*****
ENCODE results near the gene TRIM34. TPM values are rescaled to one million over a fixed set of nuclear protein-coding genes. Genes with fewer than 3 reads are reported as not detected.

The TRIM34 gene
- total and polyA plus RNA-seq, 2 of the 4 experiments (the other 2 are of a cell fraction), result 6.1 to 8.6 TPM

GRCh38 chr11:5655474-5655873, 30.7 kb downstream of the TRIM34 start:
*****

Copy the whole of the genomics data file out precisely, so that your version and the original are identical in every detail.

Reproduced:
ENCODE results near the gene TRIM34. TPM values are rescaled to one million over a fixed set of nuclear protein-coding genes. Genes with fewer than 3 reads are reported as not detected.

The TRIM34 gene
- total and polyA plus RNA-seq, 2 of the 4 experiments (the other 2 are of a cell fraction), result 6.1 to 8.6 TPM

GRCh38 chr11:5655474-5655873, 30.7 kb downstream of the TRIM34 start: